More than our eyes can see

Jesus had spent almost three years moving where he wanted to. He started in Galilee, several walking days away from Jerusalem, from the place of power. He traveled to Jerusalem once a year during those three years to worship at the Passover. But he also traveled away from Jerusalem. For a few months, he took what looked like a wandering path out in the small towns and wilderness away from crowds. All the time he was teaching. Teaching his disciples, teaching others. All the time he was living, praying, eating, sleeping in whatever accommodations there were.

During this time of his life, he had no home, no regular place where he lived. He would go back to Capernaum, but there’s no sense of his own house.

And then the time comes. He sets his face like flint toward Jerusalem. Though it won’t be a fast journey, though he will continue to teach and to heal, his path started to straighten out.

And in the middle of that time, when Jesus is moving toward Jerusalem even though others may not have realized it yet, some Pharisees came and warned him: “Herod wants to kill you.”

SignsAs a religious party, the Pharisees probably agreed with Herod about Jesus. He was disruptive to the way things were working. His preaching and healing and power were a threat.

However, these particular Pharisees seem to express actual concern for Jesus. “Protect yourself.”

It’s the way most of us would act if we saw someone being threatened. “Go, get away, run!”

But here’s what Jesus says:

“Please pass on a message to Herod. Tell him that I think he’s a fox, deceiving and disruptive, eating the powerless, looking all wise.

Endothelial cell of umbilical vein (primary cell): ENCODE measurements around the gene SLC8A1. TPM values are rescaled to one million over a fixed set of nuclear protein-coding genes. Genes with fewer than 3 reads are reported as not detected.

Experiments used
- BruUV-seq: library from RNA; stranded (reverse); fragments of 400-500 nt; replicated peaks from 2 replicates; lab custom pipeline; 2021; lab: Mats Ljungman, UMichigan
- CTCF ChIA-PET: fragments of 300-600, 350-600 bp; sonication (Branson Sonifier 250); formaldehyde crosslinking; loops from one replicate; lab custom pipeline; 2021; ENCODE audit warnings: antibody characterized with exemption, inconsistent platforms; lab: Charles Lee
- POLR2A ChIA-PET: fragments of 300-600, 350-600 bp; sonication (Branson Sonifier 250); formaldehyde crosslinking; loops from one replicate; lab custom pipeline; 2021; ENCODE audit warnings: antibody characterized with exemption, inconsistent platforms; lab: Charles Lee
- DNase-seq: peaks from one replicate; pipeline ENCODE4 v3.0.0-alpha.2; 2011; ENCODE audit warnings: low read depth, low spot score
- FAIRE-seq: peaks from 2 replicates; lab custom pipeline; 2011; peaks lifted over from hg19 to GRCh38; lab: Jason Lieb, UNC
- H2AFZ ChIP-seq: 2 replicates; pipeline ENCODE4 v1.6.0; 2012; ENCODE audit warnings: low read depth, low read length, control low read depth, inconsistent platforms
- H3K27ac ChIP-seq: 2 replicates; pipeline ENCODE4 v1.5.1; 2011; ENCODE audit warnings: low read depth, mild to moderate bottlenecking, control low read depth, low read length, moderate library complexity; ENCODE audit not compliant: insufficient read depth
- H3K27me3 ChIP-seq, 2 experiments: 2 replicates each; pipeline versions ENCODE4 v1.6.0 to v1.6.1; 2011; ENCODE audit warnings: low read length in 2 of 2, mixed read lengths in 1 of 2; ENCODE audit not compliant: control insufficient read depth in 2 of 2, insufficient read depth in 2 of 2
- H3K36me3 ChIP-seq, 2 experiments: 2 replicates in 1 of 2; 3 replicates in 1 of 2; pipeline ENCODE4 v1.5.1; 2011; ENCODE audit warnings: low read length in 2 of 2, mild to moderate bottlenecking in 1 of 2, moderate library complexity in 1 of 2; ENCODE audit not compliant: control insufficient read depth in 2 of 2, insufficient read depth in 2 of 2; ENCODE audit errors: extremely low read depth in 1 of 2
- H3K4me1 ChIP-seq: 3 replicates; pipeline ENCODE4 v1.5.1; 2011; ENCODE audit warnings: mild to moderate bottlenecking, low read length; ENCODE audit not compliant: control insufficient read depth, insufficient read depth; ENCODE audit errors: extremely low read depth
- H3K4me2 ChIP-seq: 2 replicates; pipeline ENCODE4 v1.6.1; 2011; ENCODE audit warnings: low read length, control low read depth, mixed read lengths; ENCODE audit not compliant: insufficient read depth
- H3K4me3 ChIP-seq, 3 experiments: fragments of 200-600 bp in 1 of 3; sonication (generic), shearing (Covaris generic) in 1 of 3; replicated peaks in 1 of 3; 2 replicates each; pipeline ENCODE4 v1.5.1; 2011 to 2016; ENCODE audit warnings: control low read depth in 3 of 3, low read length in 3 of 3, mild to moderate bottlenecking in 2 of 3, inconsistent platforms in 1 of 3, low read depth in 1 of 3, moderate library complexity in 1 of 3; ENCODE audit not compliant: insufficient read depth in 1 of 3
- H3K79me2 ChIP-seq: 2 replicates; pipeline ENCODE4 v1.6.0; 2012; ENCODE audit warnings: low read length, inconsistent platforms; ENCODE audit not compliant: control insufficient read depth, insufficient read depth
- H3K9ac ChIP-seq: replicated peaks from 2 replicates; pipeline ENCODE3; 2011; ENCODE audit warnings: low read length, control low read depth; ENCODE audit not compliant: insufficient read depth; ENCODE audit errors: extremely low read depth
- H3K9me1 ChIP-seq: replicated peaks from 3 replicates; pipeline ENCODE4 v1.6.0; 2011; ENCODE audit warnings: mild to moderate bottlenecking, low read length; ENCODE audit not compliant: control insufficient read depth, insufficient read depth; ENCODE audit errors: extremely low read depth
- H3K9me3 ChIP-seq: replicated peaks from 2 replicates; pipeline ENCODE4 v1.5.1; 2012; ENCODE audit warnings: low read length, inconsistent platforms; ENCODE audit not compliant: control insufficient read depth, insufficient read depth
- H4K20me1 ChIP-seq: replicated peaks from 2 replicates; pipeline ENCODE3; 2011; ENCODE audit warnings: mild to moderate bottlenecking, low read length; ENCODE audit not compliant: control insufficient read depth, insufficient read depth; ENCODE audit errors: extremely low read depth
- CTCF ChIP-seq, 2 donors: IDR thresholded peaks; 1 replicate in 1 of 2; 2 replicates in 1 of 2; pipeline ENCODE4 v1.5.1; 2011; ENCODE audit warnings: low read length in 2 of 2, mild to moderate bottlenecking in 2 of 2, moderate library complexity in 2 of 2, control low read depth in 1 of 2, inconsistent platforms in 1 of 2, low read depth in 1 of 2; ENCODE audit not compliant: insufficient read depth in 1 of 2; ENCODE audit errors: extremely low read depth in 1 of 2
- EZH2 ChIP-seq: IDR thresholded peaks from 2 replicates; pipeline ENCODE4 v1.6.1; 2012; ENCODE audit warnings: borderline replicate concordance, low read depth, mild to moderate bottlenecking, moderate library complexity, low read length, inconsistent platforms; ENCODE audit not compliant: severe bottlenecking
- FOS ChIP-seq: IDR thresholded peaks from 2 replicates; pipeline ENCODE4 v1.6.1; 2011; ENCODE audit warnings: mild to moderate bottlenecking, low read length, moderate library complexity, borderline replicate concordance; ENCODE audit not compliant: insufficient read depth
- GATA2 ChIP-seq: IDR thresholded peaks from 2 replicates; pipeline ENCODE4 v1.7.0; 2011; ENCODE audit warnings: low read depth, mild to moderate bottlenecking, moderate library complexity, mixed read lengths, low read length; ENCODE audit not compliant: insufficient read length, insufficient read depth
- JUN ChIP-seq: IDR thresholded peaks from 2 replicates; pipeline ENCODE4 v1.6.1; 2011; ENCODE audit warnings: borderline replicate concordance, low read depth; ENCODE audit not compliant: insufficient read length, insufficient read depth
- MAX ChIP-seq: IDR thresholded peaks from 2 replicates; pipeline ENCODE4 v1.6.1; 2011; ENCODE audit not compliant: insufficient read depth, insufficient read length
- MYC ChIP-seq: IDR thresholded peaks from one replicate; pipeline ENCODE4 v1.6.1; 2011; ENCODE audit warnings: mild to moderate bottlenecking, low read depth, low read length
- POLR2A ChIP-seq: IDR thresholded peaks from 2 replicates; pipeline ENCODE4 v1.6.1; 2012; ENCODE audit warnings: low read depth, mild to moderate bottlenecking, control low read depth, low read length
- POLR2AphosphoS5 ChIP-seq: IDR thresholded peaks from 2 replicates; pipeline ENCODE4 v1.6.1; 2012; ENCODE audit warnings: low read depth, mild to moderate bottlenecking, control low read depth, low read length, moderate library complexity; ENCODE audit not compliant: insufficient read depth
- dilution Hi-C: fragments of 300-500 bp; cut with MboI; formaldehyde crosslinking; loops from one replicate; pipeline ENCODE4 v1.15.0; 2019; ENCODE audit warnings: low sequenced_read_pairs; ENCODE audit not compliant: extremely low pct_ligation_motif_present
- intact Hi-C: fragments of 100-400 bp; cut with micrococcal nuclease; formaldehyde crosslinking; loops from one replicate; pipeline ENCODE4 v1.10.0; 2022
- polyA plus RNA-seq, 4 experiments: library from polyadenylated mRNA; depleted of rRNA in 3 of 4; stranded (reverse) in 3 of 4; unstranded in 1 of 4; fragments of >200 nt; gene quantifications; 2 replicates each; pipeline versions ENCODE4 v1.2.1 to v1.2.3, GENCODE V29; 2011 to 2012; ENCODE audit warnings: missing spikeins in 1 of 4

Tell him that my agenda isn’t under his control. My to-do list doesn’t mention Herod for several more days.

I’m on my way to Jerusalem because I know that I’m going to die there. It’s what happens to people like me. But I also know that I’m not going to die until it’s time. I know that the attack won’t happen until I, God, give permission for the attack to happen.

In the meantime, my heart is all about the people of Jerusalem, the ordinary people living their lives at the mercy of the soldiers and the politicians and the religious leaders. The people caught up in the chaos.

I would hug them all. I would gather them up like a hen puts her wings around her chicks when they are in danger, when the fox is close. I would put my life on the line for them.”

That’s what he says.

And what he knew then, what we know now, is that he was walking right into Jerusalem under his own power, on his own plan, to actually give his life up for them. And for us.

Because he knew that our hope knows there is more to life than what we see.